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Varun Gandhi apes the IQ of his cousin Rahul, gets confused between ‘loan waiver’ and ‘loan writeoff’, Kejriwal follows suit

Periodic reminder that loan waiver and loan write off is not the same as insinuated by certain politicians in India.

On August 6, BJP MP from Pilibhit Varun Gandhi, in a tweet, targeted the central government over ‘written-off loans’ in the past five years and confused it with ‘loan waiver’. Varun Gandhi shared an infographic made by the All India Bank Employees Association (AIBEA) based on the reply given by Minister of State for Finance Bhagwat K Karad on August 2 in Rajya Sabha.

In his tweet, Gandhi wrote, “The House which aspires to get a ‘thank you’ for giving 5 kg ration to the poor. The same House says that in 5 years, the loan of corrupt ‘money animals’ up to 10 lakh crore has been waived. Mehul Choksi and Rishi Aggarwal’s names are on top among those who take ‘Free Ki Rewari’. Who has the first right on the government treasury?”

Varun Gandhi seems to be walking in his cousin Rahul Gandhi’s footsteps and mistaken loan write off with loan waiver.

Difference between written-off and waived-off

From time to time, the leaders of the opposition have used the term written-off in a completely misleading manner. They depict as if the banks have forgotten about the loans when they write them off. In reality, a bad loan is written-off to remove them from the balance sheet. It is a regular process that banks follow as per the RBI guidelines.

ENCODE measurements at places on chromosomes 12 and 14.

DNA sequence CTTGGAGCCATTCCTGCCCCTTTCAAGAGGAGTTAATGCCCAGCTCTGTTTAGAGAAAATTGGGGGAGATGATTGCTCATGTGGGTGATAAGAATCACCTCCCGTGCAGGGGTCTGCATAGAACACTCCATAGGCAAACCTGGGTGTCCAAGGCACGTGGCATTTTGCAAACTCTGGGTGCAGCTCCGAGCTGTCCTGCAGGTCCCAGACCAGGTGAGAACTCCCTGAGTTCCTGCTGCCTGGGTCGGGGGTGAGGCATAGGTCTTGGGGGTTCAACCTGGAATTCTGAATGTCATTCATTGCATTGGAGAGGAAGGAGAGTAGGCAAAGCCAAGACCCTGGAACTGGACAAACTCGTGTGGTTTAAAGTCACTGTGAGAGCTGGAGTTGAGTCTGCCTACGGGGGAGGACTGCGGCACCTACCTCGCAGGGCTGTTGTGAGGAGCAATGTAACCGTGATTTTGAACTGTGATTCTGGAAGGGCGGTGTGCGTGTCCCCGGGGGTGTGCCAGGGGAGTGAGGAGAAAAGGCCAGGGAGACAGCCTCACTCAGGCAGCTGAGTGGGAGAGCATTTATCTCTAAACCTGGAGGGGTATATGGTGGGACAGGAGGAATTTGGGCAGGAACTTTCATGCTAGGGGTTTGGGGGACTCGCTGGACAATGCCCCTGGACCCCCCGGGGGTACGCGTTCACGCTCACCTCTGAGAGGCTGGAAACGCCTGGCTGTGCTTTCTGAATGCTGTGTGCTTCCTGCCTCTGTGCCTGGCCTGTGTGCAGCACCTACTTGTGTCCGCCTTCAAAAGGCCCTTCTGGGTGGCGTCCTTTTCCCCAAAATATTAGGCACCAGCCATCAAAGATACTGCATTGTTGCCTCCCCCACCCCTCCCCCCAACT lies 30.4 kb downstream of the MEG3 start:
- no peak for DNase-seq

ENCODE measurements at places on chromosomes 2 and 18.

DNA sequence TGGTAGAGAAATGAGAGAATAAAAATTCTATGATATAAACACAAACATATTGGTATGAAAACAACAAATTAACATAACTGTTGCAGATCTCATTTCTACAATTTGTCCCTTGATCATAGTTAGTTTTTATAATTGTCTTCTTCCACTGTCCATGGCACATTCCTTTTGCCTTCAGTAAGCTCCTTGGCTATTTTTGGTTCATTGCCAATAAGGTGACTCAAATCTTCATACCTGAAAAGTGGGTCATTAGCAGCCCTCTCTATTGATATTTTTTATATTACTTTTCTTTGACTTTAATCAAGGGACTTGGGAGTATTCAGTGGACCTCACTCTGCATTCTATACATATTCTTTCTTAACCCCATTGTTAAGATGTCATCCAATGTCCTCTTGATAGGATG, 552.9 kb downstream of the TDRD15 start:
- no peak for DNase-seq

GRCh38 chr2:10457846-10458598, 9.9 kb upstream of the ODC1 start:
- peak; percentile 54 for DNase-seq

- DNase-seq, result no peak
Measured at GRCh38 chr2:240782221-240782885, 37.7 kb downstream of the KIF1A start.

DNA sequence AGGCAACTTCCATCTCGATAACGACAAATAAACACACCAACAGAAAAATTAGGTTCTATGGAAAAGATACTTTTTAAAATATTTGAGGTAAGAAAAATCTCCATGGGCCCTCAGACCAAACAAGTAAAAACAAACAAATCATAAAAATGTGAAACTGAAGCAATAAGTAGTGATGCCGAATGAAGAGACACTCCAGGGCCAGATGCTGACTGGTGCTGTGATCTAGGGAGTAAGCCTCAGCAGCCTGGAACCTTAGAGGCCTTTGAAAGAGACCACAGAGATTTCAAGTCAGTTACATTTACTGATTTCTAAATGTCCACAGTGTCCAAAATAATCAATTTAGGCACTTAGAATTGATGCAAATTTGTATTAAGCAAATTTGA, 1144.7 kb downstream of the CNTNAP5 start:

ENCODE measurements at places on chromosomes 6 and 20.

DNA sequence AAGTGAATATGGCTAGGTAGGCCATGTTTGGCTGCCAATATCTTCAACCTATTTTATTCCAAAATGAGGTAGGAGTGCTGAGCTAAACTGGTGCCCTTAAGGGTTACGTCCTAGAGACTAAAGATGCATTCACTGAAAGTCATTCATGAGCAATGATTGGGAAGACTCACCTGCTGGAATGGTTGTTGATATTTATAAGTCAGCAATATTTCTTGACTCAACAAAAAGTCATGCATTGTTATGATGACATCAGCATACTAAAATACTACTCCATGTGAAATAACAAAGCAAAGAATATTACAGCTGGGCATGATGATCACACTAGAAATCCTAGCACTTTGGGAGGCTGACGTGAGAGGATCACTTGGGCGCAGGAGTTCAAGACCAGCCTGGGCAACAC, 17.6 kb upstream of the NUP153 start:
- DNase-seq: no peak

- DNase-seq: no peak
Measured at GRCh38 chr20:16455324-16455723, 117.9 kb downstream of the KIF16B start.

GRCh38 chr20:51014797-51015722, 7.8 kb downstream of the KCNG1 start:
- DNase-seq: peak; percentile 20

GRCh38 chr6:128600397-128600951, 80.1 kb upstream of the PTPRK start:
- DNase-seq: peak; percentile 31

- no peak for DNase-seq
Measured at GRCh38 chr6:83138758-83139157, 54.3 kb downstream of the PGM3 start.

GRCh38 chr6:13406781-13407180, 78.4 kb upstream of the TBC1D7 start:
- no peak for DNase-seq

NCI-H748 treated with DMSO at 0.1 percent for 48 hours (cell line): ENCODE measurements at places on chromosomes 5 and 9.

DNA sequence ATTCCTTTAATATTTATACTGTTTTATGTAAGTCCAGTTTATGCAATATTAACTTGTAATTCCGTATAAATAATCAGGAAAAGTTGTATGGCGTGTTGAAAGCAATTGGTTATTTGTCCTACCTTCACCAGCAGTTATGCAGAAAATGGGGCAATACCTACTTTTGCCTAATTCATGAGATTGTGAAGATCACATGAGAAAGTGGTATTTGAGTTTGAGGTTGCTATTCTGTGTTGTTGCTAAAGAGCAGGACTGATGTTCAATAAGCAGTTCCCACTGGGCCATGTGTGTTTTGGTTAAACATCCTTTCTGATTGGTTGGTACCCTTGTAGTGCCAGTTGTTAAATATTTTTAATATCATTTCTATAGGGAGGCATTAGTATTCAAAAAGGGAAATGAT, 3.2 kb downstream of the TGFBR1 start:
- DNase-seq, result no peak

A balance sheet should reflect the real position of assets and liabilities. Hence Banks have to write off loans given to borrowers, which are “assets” to the banks, which have now shown signs of weakness. If they don’t write off loans, it is like claiming to hold a high quality asset, when actually the quality has deteriorated. Will you trust an entity that doesn’t give the true picture of its assets?

Secondly, if a loan is not written-off and is continued as a healthy asset (when it actually is an Non Performing Asset), then banks can continue to book interest income on the loan, on accrual basis of accounting. This has two impacts: First, the bank is artificially increasing its income by booking interest on accrual basis, income which it may or may not receive (since the loan is actually an NPA). Second, the bank has to pay tax on such interest income. Both are undesirable. A write off prevents banks from doing this, since once a loan is “written-off”, income booking on the same is based on actual receipt of income, and not based on accrual. Banks do not stop earning interest on such loans, but now they can recognize it as income only when they receive it.

Hence write-offs are a purely technical, accounting entry. Loans, which may not be repaid by the borrower in normal course of business are written off. Even when these loans are written off, various recovery procedures like recovery suits filed before the DRT/ Court. and action initiated under SARFAESI Act continue. Now, the bank takes control of the assets secured against such loans and sells them off to recover the loans.